The larger-than-expected uncertainty effects caused by distortion may particularly affect the measurement if noise correction is used. Many modern spectrum analyzers have an automated noise correction function that if performed properly can dramatically reduce measurement uncertainty and extend the instrument's effective dynamic range. The noise-correction technique makes the analyzer measure its internal noise, calculates its error contribution to the measurement, and subtracts the error out of the final result.
The effectiveness of noise correction depends on how accurately and repeatably the instrument can measure its own noise relative to the ACP measurement. Although some uncertainty is introduced into the measurement from the noise-correction algorithm, an accurate spectrum analyzer will ensure this uncertainty is generally small compared to the error caused by the noise and distortion (Fig. 2).
Noise correction reduces the total measurement error in two ways. First, noise error is corrected by subtracting it out of the measurement. Second, the effects of the distortion can be minimized by an additional reduction of mixer level because the noise floor is no longer limiting the measurement.
However, Fig. 4 shows that further reduction in mixer level may not be as effective as anticipated depending on the behavior of the analyzer's distortion. In other words, once the analyzer's attenuator (mixer level) is tuned to minimize the measurement uncertainty, analyzer A no longer has the advantage over spectrum analyzer B because the distortion performance is not as good at lower mixer levels.
In short, because of the unexpected behavior of third-order spectral regrowth, a better ACPR specification for one format does not necessarily predict better performance for other ACPR measurements. In addition, the effect of coherence dictates that better minimum ACPR performance may not translate directly into more accurate measurements, especially when noise correction is used.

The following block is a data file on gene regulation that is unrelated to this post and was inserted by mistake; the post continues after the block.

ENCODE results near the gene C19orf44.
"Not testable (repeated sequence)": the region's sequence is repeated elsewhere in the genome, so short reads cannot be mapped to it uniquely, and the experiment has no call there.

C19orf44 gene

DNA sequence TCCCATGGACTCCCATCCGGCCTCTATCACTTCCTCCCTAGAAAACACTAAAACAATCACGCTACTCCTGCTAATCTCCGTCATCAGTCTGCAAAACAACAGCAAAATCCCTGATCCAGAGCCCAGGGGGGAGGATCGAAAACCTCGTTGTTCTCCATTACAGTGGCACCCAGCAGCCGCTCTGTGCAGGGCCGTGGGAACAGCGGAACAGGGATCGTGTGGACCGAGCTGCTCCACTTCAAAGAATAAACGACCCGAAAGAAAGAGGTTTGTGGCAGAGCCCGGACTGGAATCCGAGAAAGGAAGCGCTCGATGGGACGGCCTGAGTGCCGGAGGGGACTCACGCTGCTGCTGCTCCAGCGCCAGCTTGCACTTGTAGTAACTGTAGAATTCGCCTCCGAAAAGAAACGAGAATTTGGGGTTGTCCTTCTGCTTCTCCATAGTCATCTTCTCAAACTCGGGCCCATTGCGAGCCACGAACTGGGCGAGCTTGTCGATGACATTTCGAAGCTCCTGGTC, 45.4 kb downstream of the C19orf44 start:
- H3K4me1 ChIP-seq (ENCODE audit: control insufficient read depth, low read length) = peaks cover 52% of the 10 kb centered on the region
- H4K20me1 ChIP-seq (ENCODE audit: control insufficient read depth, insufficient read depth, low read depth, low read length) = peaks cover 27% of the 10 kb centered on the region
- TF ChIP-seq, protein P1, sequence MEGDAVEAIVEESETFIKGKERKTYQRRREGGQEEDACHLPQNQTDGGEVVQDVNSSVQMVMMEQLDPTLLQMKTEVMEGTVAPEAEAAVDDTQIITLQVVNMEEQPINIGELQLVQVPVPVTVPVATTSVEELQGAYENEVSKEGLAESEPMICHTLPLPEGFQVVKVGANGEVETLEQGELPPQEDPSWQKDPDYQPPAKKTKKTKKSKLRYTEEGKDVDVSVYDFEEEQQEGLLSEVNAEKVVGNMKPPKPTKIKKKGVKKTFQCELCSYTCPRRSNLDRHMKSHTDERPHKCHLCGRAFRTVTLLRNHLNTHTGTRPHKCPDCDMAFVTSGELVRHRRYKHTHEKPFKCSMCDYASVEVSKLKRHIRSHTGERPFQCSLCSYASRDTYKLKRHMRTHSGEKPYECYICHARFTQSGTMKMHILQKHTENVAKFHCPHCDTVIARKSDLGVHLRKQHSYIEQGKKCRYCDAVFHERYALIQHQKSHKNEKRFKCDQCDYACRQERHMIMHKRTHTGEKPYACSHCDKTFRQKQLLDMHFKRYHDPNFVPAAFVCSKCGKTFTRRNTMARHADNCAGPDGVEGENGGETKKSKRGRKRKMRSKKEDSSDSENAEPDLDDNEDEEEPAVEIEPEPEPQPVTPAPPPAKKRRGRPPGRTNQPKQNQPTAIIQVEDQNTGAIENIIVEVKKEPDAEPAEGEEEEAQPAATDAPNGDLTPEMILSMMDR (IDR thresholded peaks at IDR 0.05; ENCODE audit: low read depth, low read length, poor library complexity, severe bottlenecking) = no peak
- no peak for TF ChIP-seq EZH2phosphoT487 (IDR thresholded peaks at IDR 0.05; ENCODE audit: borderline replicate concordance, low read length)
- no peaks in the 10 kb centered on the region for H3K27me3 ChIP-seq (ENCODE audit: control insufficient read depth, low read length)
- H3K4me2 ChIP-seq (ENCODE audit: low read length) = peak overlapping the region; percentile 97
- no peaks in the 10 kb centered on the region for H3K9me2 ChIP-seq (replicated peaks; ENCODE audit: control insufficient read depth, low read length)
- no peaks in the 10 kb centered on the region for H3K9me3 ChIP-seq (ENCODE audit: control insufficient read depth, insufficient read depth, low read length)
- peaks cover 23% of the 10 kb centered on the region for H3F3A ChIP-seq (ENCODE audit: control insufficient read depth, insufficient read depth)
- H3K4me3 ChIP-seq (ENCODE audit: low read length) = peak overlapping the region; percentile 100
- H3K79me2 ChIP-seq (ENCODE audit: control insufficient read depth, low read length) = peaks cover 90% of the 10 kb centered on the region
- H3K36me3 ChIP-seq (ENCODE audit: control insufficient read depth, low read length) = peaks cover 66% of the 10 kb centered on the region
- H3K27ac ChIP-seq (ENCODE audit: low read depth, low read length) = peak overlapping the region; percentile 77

Taking all of this information into account, a reasonable question is how best to evaluate a spectrum analyzer's ACPR performance. The minimum ACPR dynamic range specification should not be disregarded altogether, but a closer examination should be made to substantiate it.
The First Step
The first step is to see if ACP performance is included in the specifications guide or data sheet for the instrument. ACP performance included in brochures and marketing literature is sometimes not substantiated by solid specifications. If possible, compare the ACPR accuracy specification based on a required measurement level. If the accuracy specification is not available, ask the vendor to supply it for incoherent and coherent scenarios.
It is also beneficial to compare the dynamic-range specifications for other ACP measurements including other formats or test setups. This can indicate the consistency of the analyzer's distortion performance. Checking the instrument's TOI specification may also be a good indicator, in particular the mixer levels and tone spacing to which the TOI specification applies. Running a side-by-side comparison of two instruments making measurements using different formats, measurement bandwidths, channel spacing, and tone spacing, can be revealing as well.
Overall, it is important to remember that the requirement for more dynamic range is really a requirement for better measurement uncertainty and repeatability. It is not which analyzer has the better dynamic-range specification that counts, but which analyzer can make the required measurements more accurately.
- David Kurtz, Philip Stepanek, and Joe Gorin, "Coherent Addition of Intermodulation Distortion in Spectrum Analyzer," IEEE Microwave Theory & Techniques Symposium, Philadelphia, PA, June 8-13, 2003.
- Application Note 150, 1212, "Spectrum Analyzer Basics," Agilent Technologies, Santa Rosa, CA, June 1, 2000.
- Application Note 5966-4008E, "AN 1303 Spectrum Analyzer Measurements and Noise," Agilent Technologies, Santa Rosa, CA, May 2002.